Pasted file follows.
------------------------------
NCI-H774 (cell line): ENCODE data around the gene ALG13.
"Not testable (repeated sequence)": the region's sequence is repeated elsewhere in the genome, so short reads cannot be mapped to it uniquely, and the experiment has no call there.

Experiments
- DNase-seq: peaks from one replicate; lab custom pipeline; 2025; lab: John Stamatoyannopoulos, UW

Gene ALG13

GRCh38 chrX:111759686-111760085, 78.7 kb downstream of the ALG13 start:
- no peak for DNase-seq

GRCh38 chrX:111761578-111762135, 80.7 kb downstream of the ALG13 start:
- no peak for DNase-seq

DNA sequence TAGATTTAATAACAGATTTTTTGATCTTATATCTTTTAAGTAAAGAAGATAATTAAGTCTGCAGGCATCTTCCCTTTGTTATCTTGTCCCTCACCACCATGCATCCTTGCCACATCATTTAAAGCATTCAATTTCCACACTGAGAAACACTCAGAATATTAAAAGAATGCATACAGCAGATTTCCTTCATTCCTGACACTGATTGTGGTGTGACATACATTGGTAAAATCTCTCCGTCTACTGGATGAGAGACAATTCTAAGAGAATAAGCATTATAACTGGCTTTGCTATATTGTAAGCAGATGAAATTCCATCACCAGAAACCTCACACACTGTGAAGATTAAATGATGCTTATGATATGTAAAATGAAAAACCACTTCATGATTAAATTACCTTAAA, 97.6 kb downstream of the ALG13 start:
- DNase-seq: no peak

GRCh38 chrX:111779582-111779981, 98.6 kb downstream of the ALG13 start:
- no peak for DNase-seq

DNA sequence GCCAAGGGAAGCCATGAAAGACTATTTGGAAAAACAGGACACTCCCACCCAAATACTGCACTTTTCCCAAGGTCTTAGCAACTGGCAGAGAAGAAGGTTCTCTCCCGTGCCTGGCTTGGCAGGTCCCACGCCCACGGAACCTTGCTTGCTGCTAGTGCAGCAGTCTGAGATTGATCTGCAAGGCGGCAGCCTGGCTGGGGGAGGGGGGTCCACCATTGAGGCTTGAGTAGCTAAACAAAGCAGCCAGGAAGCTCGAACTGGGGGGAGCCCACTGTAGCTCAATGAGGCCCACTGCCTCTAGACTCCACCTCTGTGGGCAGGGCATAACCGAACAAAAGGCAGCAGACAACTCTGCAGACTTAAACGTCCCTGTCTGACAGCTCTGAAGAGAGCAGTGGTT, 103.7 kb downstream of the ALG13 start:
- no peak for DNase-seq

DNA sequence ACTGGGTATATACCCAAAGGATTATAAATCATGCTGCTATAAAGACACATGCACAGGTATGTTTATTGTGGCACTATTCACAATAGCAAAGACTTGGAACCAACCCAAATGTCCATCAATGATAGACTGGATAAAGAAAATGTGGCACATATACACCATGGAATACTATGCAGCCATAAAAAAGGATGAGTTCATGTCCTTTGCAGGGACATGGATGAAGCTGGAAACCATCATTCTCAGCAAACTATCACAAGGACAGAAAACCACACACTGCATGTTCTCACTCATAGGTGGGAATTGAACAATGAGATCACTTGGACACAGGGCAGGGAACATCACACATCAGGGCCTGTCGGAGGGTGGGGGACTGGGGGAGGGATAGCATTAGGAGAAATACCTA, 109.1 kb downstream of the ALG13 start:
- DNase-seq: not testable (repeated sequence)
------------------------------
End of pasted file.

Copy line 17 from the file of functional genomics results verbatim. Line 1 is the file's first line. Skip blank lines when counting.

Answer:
- DNase-seq: not testable (repeated sequence)